In July 2011, Rocca revealed on The Six Pack podcast (episode 73) that he is gay. His participation in Pope Francis' September 2015 Mass in Madison Square Garden was hailed by gay rights advocates.
1976 – The formation of Gay American Indians (GAI) is reported in the Advocate. Founding members are Barbara May Cameron and Randy Burns. GAI is the first Native gay and lesbian organization in the US and contributed to the rise of the Two Spirit movement. By the end of the twentieth century, GAI had grown to over 600 members and spawned other gay American Indian groups in San Diego, Toronto and New York City under the name "Two-Spirit People." GAI has documented berdache roles in over 130 Native American tribes. Burns' own Northern Paiute tradition has traditional berdache roles: tuva'sa(male) moroni noho (female).
1977 – Joel Gibb is a Berlin-based Canadian artist and singer-songwriter who leads the "gay church folk" group The Hidden Cameras. He was born in Kincardine, Ontario.
His first involvement with the music scene was as editor of a fanzine devoted to independent bands, Glamour Guide for Trash. He also hosted a college radio show at CFRE-FM in Mississauga, Ontario. At the same time, he was writing his own songs and, in 2001, he released some of his recordings under the name The Hidden Cameras on his own independent record label EvilEvil, a CD entitled Ecce Homo.
He then gathered together a group of musicians to perform his work, playing everywhere from art galleries to churches to porn theatres to parks. Along the way, the band grew to include up to thirteen members, including a string section, choir and go-go dancers, its audience growing at the same time.
In 2003 the Hidden Cameras were signed to Rough Trade, a well known British record label who released the band's next album, The Smell of Our Own the same year. They began to tour North America and Europe extensively. In 2004, the album Mississauga Goddam was released, followed by The arms of his 'ill' on the California label Absolutely Kosher Records. The album Awoo came out in 2006 on Rough Trade Records, EvilEvil, and Arts & Crafts. All The Hidden Cameras releases to date have been produced by Joel Gibb. In 2007, solo recordings by Gibb were released on the tribute to Arthur Russell compilation EP, Four Songs by Arthur Russell. (Arthur Russell was a gay American composer, singer and musician who died of AIDS in 1992.)
In 2009, he joined forces with PETA in the campaign against the annual seal hunt, appearing on a massive poster in downtown Ottawa reading "Canada's Club Scene Sucks," referring to the clubbing to death of the seals on the icepack.
Gibb exhibits his artwork in various galleries and has been included in group shows in the past at the Tate Modern, among others. His work comprises drawings and banners, both of which are featured on The Hidden Cameras CDs and records. He also shows the videos he has directed for The Hidden Cameras.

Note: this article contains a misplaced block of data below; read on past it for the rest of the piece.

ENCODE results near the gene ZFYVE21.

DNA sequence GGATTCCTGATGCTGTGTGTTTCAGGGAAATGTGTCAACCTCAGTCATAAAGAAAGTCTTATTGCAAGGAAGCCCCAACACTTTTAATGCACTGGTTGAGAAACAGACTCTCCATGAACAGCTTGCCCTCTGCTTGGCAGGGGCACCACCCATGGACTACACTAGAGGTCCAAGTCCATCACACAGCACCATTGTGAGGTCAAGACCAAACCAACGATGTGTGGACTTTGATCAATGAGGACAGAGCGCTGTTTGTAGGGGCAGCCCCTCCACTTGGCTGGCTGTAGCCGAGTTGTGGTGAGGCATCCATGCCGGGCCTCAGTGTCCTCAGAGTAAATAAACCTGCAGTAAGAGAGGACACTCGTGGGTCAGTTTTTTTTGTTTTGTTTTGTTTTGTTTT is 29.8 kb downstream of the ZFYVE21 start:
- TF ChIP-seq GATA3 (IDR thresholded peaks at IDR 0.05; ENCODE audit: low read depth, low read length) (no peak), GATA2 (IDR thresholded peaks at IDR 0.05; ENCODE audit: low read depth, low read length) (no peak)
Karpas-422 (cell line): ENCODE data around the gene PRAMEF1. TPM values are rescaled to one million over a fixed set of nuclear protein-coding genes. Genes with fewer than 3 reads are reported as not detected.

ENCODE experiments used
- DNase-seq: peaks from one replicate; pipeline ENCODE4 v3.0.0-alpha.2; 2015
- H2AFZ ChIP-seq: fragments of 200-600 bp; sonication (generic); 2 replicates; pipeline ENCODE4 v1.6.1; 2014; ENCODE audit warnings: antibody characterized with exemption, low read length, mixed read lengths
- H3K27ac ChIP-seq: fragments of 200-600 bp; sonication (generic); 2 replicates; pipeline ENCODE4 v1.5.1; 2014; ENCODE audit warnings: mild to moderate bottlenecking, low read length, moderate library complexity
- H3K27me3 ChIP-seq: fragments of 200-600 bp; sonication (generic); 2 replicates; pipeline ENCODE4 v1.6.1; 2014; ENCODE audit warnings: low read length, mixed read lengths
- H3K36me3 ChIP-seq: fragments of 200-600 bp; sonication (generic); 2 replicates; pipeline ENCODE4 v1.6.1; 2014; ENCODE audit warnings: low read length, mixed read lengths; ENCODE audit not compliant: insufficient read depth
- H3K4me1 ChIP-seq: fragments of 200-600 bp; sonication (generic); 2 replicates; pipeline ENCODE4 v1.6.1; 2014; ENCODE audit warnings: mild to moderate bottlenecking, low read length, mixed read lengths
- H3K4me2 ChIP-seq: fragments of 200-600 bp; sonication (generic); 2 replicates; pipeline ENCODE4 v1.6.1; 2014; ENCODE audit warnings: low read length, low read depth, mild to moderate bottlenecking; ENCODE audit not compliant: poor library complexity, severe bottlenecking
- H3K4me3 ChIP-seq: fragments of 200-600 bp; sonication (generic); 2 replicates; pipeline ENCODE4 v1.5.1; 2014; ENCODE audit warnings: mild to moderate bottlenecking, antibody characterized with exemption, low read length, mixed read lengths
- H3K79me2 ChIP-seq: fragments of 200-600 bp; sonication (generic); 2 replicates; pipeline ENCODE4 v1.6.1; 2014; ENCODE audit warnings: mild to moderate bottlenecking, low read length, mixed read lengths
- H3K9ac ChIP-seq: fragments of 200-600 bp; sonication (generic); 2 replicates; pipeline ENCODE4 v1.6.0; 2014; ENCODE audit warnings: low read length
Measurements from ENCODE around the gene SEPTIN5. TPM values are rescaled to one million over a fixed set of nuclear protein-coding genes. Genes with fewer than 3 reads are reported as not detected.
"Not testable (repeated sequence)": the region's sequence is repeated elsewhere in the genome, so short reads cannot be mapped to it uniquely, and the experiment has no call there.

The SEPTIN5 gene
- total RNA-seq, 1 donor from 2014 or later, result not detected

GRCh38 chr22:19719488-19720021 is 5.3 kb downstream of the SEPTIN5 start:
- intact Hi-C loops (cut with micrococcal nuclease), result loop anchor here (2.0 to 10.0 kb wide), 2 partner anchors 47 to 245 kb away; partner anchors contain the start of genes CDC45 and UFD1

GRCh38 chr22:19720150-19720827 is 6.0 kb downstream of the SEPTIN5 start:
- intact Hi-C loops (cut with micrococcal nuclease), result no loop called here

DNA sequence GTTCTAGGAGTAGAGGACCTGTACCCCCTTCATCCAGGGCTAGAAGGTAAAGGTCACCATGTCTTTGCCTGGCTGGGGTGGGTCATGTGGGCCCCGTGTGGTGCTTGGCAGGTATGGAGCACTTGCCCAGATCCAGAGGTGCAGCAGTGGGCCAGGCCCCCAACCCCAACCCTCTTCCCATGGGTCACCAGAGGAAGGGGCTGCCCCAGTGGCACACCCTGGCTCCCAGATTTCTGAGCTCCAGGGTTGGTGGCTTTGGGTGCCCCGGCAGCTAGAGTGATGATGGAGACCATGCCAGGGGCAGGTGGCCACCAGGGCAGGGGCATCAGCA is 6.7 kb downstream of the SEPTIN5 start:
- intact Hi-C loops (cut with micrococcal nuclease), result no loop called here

1977 – Charges are dismissed against 16 of 22 men arrested as found-ins in Club Ottawa.
1982 – U.S. Defense Department declares gays and lesbians may not serve in the military, and all recruits will be asked about their sexual orientation.
1988 – Max Gilardi, also known by his online handle HotDiggedyDemon, is an American animator, voice actor, and YouTuber. He is best known for his "PONY.MOV" web series, a parody of the popular children's animated television series My Little Pony: Friendship Is Magic. He is also the creator of Spookyville, USA, the Jerry series and Wacky Game Jokez, 4 Kidz! and co-creator of podcast 'Wisenheimers' aka 'unofficial Scott Pilgrimcast'
Gilardi was born in Massachusetts in 1988. He attended the Art Institute of Boston briefly before dropping out.
Gilardi, under the name "HotDiggedyDemon", first started creating flash animations in the early 2000s on Newgrounds.com. In 2007, he began uploading his work to his YouTube channel as well. That year, he created the "Jerry" series, a series of animations detailing the life of a man named Jerry. In 2010, he created the "Wacky Game Jokez, 4 Kidz!" series, also known as "WGJ4K", featuring video game-based humor.
From 2011 to 2013, he gained notability for releasing his six-part video parody of My Little Pony: Friendship Is Magic, "PONY.MOV", an adult dark comedy animated web series in the art style of The Ren & Stimpy Show. The series grew as a spin-off of Gilardi's Tumblr webcomic, "Ask Jappleack", and each video highlights a different character from the main cast of the television series. In addition to creating animations, he co-hosted the Wisenheimers podcast with fellow animator Yotam Perel from 2010 to 2012.
Little else is known about the author who is self-described as 'a bit shy, an introverted Ratalian, and open homosexual and gay rights activist.' He is 6 foot 4 inches in height but has said that he would trade it all to be shorter with a larger penis.